It’s amusing to read the Big Five publishers’ press releases attributing their success to their great lists and “savvy commissioning.” There are two audiences for these press releases: the public, and the people who hand out bonuses at Big Five publishing companies. (Where was HarperCollins’s savvy commissioning in that run of dreadful quarters from early-2019 right into the pandemic?) 

Self-congratulatory comments are warranted when you’re consistently up and others are down, or you’re consistently up more than others are up, but when everyone is up, there’s something larger at play.

Two possible answers.

People are reading more during the pandemic. They’re not spending two hours a day on the commute, they’ve finished the whole of Netflix, they’re afraid to leave the home, so they’re picking up books.

There is some evidence for this, including this survey done back in March:

It may be that people are still reading more, nine months into the pandemic. I’d like to think so, but I haven’t found data to support it. 

Even if they are reading more, their new habits don’t necessarily translate into higher book sales.

Back in March, when everyone reported more time to read, bookstores were closed and Amazon had deprioritized books — next-day delivery was next-month delivery. US bookstore sales fell 33% in March and 65% in April. In Canada, non-Amazon sales were off roughly 40% from mid-March to mid-April. All of the Big Five firms were panicking. They couldn’t give books away.

It may be that as the months passed, people continued to read more than usual, and as bookstores re-opened and Amazon re-prioritized books, they started to buy. But who knows?

The other possible explanation for high book sales is that people can’t borrow them.

Yes, I’m blithering about libraries, again.

According to the Chicago Tribune, foot traffic is down 50% to 65% at public libraries, many of which are closed or half-closed or otherwise limiting their services. Pre-pandemic, four out of five books read in Canada, and three out of four books read in the U.S., were borrowed. Stands to reason that if you stop making available at no charge something that people want, they’ll start paying for it, especially when the bingo parlor is closed.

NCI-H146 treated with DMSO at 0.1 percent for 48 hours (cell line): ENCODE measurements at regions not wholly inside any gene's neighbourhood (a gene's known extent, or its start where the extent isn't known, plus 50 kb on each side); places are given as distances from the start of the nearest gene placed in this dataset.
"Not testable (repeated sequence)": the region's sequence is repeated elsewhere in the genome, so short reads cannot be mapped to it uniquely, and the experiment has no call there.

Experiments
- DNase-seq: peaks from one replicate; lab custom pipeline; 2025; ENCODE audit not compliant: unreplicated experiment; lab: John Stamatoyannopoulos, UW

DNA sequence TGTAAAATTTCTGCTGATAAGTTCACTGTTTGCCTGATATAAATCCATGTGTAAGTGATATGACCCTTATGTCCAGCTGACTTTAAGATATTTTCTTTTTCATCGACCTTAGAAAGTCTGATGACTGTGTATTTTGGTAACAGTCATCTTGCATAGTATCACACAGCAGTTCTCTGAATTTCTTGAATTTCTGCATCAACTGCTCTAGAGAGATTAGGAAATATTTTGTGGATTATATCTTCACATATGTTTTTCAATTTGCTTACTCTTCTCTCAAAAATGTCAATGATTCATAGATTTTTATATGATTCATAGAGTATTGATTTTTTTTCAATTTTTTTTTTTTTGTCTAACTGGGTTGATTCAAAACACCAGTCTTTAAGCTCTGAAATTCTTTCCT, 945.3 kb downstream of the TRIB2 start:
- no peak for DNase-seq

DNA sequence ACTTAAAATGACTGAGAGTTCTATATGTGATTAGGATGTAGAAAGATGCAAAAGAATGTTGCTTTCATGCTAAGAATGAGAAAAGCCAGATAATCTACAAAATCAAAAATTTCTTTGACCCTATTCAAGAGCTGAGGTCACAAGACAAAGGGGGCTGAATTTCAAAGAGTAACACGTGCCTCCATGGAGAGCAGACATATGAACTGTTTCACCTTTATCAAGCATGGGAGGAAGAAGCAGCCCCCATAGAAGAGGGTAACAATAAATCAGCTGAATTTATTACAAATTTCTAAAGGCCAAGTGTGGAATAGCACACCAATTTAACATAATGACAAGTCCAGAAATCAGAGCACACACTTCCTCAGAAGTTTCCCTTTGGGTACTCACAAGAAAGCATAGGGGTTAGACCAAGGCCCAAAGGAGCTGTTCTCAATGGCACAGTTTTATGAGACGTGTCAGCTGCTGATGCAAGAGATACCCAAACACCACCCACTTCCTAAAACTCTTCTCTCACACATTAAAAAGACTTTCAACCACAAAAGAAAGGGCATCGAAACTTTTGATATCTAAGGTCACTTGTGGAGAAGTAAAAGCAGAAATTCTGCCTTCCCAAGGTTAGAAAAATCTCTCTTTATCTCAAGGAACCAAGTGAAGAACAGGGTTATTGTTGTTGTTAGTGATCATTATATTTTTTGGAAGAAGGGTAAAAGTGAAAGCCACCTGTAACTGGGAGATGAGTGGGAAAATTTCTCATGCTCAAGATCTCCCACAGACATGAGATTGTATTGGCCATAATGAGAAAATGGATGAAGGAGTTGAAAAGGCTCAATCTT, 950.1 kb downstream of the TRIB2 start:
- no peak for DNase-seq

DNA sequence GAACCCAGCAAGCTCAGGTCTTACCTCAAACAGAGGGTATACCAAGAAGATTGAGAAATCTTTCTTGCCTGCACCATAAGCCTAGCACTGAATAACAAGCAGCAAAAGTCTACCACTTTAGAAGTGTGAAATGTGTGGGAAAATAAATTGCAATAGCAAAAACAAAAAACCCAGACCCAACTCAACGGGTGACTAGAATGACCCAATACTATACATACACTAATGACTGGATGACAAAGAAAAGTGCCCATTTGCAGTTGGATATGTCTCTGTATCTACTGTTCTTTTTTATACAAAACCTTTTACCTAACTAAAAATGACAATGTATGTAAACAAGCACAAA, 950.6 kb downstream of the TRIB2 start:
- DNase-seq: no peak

The library community will find this explanation absurd and insist that people’s habits have changed in lockdown. At least we can agree that all the publishers didn’t suddenly become brilliant.

 

Who gets the cash?

So book sales have been unusually strong. Publishers are posting amazing returns. How come booksellers are sick and dying?

The financial results of chains like Barnes & Noble and Chapters/Indigo are nasty. The American Booksellers Association predicts at least 20% of its US members will fail this year. In recent weeks, a range of stores, including Talking Leaves in Buffalo, Strand in New York, Moe’s Books in Berkeley, have launched GoFundMe pages to stave off bankruptcy.

Given the spike in sales, shouldn’t bricks-and-mortar bookstores be swimming in cash?

Unfortunately not. It looks like Jeff Bezos, the world’s leading covid-profiteer, is bookselling’s big winner.

According to University of Toronto Press Distribution Services, which distributes Sutherland House and many other independent publishers, Amazon’s sales increased 51% for the period August-October.

Amazon’s business is so strong right now that its massive supply chain can’t handle the volumes. It’s impossible to get appointments to drop books at Amazon’s warehouse docks. They sit for weeks on pallets at UTP waiting for Amazon to answer the phone.

As a result of the gridlock, publishers have been unable to keep their books in stock at Amazon, and when the site runs out of a particular title, the a**holes post a message such as “usually ships in 1-2 months.” Like it’s our fault.

Buy local my friends.